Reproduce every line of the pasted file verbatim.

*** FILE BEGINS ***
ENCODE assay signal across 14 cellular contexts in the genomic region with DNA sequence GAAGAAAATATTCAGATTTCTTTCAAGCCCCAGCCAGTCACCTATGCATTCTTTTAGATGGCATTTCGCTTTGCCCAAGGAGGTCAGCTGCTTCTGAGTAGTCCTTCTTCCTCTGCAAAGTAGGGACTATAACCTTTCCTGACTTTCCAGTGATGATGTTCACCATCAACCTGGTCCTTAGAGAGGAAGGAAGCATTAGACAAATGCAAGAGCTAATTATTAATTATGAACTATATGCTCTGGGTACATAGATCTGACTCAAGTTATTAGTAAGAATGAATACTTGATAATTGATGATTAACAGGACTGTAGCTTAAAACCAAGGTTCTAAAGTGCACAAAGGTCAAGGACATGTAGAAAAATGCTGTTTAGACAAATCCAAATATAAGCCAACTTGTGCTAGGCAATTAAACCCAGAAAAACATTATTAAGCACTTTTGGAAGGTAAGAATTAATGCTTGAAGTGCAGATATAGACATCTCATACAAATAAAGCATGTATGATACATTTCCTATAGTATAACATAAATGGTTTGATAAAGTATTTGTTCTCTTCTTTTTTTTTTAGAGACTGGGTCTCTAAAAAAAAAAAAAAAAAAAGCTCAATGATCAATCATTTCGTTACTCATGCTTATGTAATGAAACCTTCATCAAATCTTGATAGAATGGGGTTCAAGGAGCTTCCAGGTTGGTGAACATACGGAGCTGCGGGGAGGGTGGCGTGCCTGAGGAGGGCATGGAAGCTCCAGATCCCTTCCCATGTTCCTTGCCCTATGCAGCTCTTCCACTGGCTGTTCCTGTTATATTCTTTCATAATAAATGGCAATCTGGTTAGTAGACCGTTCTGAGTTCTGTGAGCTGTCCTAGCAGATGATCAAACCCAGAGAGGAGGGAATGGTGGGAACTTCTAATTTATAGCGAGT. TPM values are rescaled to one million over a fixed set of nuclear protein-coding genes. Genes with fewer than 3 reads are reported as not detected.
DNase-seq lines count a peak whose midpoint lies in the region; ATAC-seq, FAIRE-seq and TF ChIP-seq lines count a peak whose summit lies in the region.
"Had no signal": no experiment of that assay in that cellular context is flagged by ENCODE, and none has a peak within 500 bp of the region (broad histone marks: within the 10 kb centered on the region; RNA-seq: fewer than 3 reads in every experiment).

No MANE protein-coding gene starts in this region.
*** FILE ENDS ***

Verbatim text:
ENCODE assay signal across 14 cellular contexts in the genomic region with DNA sequence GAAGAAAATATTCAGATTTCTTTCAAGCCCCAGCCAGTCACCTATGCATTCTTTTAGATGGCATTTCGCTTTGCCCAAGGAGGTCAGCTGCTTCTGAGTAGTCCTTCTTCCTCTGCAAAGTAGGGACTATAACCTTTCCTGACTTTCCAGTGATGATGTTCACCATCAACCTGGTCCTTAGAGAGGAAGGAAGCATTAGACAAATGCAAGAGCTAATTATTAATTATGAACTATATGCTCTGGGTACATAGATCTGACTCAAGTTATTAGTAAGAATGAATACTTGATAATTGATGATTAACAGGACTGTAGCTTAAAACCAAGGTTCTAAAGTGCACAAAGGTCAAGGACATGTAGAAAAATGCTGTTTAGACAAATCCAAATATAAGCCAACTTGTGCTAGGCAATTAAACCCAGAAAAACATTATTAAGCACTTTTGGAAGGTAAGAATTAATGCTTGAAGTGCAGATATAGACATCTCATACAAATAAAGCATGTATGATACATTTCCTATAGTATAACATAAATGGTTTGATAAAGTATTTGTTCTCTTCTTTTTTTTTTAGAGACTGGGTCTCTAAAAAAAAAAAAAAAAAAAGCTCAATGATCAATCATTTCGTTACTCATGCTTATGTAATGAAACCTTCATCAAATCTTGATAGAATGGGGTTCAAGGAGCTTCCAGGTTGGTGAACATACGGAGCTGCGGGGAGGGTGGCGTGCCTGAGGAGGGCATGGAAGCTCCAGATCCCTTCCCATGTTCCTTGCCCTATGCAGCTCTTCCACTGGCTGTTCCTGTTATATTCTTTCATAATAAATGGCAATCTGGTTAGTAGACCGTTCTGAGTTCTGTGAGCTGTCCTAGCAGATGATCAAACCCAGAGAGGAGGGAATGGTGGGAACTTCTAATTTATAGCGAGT. TPM values are rescaled to one million over a fixed set of nuclear protein-coding genes. Genes with fewer than 3 reads are reported as not detected.
DNase-seq lines count a peak whose midpoint lies in the region; ATAC-seq, FAIRE-seq and TF ChIP-seq lines count a peak whose summit lies in the region.
"Had no signal": no experiment of that assay in that cellular context is flagged by ENCODE, and none has a peak within 500 bp of the region (broad histone marks: within the 10 kb centered on the region; RNA-seq: fewer than 3 reads in every experiment).

No MANE protein-coding gene starts in this region.